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In VS <= 2015 we can use a WebEssentials extension that takes care for compiling the less/sass files for us, but currently it does not support VS 2017. Is there a similar extension that can compile Less/Sass on build?

5 Answers 5

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WebEssentials is being split up into multiple extensions. I believe the functionality you want is now in the Web Compiler extension.

If you want to do it without extensions, you could use a task runner like Gulp. See here for a walkthrough of how to integrate Gulp tasks into VS.

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    I'm using Web Compiler as an extension in VS 2019 to help compile some very old .less files and its still working great.
    – klewis
    Jun 16, 2020 at 0:39
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    NOTE: Web Compiler is abandoned, last update was 5 years ago. Has some unfixed issues, but kinda works. Sep 17, 2020 at 20:25
  • Web Compiler worked for me in VS 2019, but it won't auto-recompile .less out of the box. You must run the compilation once manually (see this answer) for the compilerconfig.json file to be created. After that, it will auto-recompile .less files.
    – neizan
    Oct 7, 2020 at 14:11
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UPDATE - I have added an additional answer as this one no longer seems to work for me.

For those, like me, who don't know Gulp or Grunt or Shriek or Wail, and don't want to, you CAN get Visual Studio 2017 to compile your SCSS files automatically, just like it used to in Visual Studio 2015. The steps below worked for me.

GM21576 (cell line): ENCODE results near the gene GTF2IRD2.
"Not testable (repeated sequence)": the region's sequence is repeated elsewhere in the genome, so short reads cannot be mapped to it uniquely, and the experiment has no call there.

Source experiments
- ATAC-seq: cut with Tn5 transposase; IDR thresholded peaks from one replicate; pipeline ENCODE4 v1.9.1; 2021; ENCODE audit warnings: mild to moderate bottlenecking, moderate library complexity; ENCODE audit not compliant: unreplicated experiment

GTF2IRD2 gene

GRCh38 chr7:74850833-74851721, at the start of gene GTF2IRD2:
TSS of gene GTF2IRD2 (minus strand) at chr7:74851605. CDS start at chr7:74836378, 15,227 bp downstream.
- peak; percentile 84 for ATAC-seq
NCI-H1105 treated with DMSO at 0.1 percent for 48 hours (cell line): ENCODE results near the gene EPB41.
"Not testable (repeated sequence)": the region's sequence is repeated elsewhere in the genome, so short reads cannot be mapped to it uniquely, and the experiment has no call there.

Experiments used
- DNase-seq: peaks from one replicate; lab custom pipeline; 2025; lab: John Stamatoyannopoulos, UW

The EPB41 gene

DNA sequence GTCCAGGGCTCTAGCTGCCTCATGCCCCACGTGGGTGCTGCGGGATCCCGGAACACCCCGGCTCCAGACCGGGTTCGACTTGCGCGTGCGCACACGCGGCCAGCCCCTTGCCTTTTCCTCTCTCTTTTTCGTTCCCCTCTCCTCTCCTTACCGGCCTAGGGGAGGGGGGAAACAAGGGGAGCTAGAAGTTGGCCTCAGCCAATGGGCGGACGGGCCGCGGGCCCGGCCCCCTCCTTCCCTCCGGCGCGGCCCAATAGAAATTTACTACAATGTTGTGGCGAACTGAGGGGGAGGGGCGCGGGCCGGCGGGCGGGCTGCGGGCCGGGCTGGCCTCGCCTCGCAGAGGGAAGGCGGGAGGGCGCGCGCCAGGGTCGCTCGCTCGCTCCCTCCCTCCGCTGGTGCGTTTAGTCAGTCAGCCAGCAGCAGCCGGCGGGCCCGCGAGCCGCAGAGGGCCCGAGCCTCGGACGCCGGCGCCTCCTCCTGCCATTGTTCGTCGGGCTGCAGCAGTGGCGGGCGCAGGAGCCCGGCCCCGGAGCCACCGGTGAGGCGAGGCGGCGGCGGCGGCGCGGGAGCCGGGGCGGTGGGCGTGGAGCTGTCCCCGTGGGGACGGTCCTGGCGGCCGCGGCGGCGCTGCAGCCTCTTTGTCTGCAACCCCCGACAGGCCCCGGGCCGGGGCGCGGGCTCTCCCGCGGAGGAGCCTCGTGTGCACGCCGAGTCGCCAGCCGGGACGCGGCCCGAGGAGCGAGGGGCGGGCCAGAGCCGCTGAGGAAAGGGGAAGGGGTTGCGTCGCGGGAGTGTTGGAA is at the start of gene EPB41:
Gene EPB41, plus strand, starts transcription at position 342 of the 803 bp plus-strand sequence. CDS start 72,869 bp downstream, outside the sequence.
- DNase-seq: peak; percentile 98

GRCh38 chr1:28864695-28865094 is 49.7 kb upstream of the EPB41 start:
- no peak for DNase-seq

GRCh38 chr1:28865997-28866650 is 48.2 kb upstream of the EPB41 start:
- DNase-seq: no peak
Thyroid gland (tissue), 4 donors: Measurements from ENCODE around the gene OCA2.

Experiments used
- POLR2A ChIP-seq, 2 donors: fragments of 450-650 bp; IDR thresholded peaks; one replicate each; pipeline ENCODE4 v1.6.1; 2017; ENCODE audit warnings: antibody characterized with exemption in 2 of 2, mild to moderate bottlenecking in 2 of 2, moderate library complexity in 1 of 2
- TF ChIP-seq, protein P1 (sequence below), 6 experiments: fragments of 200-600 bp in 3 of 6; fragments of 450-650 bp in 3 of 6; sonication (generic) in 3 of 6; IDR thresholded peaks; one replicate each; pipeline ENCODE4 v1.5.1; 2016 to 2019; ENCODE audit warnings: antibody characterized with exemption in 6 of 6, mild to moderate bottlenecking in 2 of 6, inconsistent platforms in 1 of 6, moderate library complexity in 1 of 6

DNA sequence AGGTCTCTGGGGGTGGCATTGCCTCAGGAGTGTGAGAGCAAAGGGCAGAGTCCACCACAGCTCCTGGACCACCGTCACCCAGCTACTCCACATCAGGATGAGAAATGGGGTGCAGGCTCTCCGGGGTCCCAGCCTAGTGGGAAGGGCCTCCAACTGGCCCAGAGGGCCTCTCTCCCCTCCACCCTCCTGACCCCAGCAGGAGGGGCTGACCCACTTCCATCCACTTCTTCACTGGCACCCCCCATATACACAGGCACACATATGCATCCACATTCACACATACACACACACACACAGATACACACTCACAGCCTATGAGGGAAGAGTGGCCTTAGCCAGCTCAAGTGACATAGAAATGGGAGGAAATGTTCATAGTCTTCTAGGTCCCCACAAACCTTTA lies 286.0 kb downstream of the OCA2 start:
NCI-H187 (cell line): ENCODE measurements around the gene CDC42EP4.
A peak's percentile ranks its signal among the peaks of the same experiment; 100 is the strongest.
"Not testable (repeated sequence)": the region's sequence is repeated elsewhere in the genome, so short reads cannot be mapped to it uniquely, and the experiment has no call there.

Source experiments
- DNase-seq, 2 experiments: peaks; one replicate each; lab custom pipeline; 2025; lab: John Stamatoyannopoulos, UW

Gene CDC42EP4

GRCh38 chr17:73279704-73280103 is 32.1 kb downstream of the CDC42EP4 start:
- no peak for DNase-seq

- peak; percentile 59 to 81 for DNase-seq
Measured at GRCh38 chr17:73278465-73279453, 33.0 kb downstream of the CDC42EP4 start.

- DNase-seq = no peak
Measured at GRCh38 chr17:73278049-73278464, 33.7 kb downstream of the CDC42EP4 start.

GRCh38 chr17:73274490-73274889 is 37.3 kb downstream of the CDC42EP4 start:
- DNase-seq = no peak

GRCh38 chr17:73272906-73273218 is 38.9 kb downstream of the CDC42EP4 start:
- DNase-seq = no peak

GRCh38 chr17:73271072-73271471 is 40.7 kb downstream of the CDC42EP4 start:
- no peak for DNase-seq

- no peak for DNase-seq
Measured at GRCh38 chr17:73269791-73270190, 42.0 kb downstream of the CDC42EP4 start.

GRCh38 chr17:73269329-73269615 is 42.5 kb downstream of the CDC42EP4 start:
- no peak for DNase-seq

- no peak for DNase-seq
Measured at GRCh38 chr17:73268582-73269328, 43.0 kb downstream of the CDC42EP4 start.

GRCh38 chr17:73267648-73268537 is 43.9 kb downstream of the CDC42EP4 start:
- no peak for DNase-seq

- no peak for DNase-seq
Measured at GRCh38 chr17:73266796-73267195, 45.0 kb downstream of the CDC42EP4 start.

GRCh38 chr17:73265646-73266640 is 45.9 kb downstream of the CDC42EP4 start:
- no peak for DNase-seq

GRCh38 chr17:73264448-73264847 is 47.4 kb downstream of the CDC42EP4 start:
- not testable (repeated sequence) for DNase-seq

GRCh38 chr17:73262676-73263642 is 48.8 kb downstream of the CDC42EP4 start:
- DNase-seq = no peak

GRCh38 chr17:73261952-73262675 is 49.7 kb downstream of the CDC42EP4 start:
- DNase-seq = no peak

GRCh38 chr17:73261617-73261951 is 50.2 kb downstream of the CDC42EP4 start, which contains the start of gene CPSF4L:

First uninstall any old extensions/Nuget packages for Web Compiler (I don't know if this is necessary or not).

Go to the VSIX gallery download page and choose to download Web Compiler.

enter image description here

Note that I did this first by choosing Tools / Extensions and Updates in Visual Studio. Although this seemed to work, I discovered that my partial SCSS files weren't being automatically compiled to CSS when I made changes to them (I wasn't the only one).

You should now be able to right-click on your master SCSS file and choose the options shown below, which should automatically create a file called compilerconfig.json in the root of your project (this step is probably unnecessary if you already have this file):

enter image description here

From this point on, everything seemed to work OK. Phew! Thanks to Mads Kristensen by the way for this extension - anything to avoid learning something new ...

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    I don't understand this comment! Not sure which the accepted answer is, but none of them is at all similar to the one I gave.
    – Andy Brown
    Feb 9, 2018 at 16:15
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    The accepted answer is the one with the green tick on it. Currently it has the most upvotes and it suggest using the same Web Compiler extension. Anyway I like your answer because of the pictures. Feb 9, 2018 at 18:21